“We have to talk about this as a community because the city is suffering, the city is divided because we haven’t dealt with this part of historyWe have to do it if we want to move forward as a united Tulsa, there has to be a discussion that leads to reparation and reconciliation, “stresses Brown.
The question of reparation is a delicate one. Railroad tracks still separate Greenwood from the rest of the city.
Beyond some historical points, there is almost no evidence of that “Wall Street negro“ in tulsa.
“My family used to live here in 1921, now it’s a dead end”, says Therese Aduni.
His grandfather made watches, his father was born a few months after the massacre.
“They just accepted the word massacre, for years they called it riots, so the insurance companies didn’t have to pay damages to homeowners or business owners who lost everything, “Aduni told the BBC.
“People want to give a closure to this, we heard about reparations to the Japanese, to the Holocaust survivors, why not us?”
For Aduni, reparation has to come in the form of economic development, something that – he claims – has been systematically denied to the community.
“We don’t have a supermarket! We need a supermarket, a shoe store, a laundry … we want all the businesses we had before, we want them restored, that would be repair for me.”
City officials say they are working to address racial inequality and that there has been some progress.
Keppel notes with satisfaction the growing number of documentaries, books and reports on what happened in Tulsa almost 100 years ago.
“I hope that as the centenary approaches not only will the institutional amnesia but change the way Americans see themselves as a society, “he says.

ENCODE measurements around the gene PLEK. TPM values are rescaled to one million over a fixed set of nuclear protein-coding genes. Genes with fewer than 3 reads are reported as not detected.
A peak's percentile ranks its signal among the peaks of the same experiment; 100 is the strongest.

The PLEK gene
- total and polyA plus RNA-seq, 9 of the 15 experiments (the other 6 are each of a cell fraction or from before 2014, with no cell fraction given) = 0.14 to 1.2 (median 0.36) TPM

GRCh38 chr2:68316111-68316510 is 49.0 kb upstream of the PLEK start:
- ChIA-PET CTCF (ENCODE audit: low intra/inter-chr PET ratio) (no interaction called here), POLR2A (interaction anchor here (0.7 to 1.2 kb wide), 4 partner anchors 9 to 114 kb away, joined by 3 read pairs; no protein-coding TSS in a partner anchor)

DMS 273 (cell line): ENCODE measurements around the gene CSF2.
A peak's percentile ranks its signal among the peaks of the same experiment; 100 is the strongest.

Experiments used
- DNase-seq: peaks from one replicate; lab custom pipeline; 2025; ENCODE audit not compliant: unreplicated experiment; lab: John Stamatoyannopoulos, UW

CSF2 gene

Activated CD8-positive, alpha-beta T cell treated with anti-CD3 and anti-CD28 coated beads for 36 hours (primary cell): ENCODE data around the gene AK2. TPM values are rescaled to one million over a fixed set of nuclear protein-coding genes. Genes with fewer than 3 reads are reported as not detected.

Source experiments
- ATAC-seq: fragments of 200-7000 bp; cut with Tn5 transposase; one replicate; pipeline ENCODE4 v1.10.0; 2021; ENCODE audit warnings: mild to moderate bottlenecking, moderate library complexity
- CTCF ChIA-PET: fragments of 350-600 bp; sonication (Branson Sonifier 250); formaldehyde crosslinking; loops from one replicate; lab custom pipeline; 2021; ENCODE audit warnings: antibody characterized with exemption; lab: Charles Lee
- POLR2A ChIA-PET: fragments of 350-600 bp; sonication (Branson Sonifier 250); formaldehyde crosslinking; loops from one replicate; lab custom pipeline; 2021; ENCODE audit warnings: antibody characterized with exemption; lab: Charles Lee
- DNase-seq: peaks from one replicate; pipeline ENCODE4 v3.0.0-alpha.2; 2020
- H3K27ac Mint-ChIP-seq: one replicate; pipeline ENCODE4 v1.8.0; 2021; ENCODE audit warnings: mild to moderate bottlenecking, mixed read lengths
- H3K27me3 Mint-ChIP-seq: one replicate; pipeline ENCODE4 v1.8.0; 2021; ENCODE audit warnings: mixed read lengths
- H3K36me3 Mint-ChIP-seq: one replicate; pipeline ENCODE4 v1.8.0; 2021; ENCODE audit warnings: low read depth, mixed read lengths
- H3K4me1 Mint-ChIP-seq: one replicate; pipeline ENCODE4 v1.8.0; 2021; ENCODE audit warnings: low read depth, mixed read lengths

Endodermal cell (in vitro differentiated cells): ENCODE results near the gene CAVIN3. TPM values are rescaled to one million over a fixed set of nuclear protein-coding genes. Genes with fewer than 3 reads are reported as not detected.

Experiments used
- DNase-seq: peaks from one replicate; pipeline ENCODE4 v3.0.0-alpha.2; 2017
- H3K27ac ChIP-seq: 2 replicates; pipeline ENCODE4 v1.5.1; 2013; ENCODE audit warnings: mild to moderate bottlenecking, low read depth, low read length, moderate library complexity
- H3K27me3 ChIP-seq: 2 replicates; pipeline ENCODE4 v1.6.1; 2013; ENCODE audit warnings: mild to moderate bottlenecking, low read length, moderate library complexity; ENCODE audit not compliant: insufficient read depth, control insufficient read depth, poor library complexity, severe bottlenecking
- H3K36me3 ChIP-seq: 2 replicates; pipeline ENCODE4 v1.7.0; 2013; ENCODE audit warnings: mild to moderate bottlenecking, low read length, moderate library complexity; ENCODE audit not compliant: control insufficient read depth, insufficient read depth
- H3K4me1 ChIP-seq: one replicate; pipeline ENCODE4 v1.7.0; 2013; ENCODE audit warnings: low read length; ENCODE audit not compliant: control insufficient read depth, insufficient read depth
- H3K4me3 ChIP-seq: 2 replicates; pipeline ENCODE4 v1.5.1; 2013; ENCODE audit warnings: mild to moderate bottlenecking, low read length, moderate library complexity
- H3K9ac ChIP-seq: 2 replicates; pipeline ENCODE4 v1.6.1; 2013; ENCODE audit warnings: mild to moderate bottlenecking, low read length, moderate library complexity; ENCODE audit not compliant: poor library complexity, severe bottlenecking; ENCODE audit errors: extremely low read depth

“We are immersed in a debate in which once you have recognized that this happened and that it was serious, the question is what we do, what are the implications for our public institutions.
“In all parts of the country there are stories that have been kept hidden and that must be exposed and discussed. We must ask ourselves what is happening now in Tulsa and other cities, what we need to learn, “he says.
Keppel reflects on the current debate on racism in the US.
“What happens now has been in the making for a long time. In the last 10 years, or five or one, this bad police behavior has happened repeatedly all over the country and people are fed up.
“There are few moments in history where circumstances meet emotions and catalyze a bigger conversation. I hope this is one of those moments,” he concludes.
* This article was originally published in June 2020 and was updated on the occasion of the 100th anniversary of the massacre.
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Eddie is an Australian news reporter with over 9 years in the industry and has published on Forbes and tech crunch.